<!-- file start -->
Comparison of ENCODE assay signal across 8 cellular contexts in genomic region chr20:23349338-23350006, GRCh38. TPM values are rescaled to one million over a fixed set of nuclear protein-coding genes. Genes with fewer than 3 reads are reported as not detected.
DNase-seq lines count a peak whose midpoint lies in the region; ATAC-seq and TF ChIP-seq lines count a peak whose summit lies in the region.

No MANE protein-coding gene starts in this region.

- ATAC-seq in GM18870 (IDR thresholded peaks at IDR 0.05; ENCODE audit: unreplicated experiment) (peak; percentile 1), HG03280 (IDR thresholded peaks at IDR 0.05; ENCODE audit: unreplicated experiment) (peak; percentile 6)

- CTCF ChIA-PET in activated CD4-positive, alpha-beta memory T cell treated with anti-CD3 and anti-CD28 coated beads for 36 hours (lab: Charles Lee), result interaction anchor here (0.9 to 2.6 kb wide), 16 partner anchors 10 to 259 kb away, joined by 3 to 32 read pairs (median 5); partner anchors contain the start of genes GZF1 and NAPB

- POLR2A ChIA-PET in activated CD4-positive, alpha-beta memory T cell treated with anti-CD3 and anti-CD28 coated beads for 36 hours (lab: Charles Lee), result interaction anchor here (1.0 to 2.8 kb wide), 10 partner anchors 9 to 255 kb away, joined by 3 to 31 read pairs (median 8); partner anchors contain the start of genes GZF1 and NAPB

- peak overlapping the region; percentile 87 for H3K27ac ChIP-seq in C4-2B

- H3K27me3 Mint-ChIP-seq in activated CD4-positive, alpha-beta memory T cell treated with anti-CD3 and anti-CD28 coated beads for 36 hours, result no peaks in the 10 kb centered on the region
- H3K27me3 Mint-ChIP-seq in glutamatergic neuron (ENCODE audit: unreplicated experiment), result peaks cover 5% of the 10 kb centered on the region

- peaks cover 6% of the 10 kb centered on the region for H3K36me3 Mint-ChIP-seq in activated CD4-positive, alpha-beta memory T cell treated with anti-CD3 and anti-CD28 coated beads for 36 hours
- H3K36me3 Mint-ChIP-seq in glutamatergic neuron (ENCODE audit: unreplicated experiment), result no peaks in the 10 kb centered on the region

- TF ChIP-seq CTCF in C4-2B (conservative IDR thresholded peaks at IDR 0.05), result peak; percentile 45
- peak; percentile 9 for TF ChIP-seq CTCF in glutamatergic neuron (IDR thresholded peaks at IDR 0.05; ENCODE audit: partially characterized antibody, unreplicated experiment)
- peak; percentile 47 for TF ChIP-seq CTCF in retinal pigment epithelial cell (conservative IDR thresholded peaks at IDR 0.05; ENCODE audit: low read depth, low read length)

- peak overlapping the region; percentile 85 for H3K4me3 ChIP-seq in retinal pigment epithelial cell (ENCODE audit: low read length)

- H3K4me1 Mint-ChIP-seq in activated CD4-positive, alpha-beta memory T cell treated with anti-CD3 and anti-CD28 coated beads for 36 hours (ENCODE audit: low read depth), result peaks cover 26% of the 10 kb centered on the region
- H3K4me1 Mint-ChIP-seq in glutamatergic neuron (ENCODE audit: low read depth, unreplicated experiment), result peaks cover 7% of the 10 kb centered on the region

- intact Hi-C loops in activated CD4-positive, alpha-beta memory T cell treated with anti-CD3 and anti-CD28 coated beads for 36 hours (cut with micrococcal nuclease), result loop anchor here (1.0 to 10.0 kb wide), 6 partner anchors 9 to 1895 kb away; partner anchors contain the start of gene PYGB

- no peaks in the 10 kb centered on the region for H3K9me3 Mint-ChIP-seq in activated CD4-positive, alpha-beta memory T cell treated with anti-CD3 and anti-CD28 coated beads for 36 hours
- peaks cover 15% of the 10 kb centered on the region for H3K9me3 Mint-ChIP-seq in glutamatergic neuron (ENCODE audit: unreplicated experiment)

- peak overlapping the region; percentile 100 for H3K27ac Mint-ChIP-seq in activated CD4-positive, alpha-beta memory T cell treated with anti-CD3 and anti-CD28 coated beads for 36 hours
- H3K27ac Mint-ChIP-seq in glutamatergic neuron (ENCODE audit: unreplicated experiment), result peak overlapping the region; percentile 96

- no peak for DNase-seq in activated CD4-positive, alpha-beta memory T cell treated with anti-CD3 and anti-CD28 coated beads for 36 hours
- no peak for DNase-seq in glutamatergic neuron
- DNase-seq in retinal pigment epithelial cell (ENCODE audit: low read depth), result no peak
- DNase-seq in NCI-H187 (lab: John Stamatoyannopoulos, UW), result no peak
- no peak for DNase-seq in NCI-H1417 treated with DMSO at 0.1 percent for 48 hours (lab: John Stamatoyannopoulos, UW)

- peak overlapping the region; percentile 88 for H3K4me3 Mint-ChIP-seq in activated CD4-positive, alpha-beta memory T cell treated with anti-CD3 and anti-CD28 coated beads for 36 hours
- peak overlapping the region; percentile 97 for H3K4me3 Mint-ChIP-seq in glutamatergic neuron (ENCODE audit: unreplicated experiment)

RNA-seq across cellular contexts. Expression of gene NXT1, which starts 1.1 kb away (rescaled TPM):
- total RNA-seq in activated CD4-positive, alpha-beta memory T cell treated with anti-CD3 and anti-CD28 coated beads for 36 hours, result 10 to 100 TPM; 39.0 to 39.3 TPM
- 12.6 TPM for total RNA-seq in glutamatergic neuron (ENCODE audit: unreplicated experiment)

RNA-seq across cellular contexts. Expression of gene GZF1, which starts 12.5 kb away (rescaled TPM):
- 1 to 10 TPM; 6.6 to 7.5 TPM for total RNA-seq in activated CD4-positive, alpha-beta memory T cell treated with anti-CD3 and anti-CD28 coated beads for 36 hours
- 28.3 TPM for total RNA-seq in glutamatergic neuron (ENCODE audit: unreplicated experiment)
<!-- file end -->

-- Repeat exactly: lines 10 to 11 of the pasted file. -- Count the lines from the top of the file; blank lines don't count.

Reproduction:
- peaks cover 6% of the 10 kb centered on the region for H3K36me3 Mint-ChIP-seq in activated CD4-positive, alpha-beta memory T cell treated with anti-CD3 and anti-CD28 coated beads for 36 hours
- H3K36me3 Mint-ChIP-seq in glutamatergic neuron (ENCODE audit: unreplicated experiment), result no peaks in the 10 kb centered on the region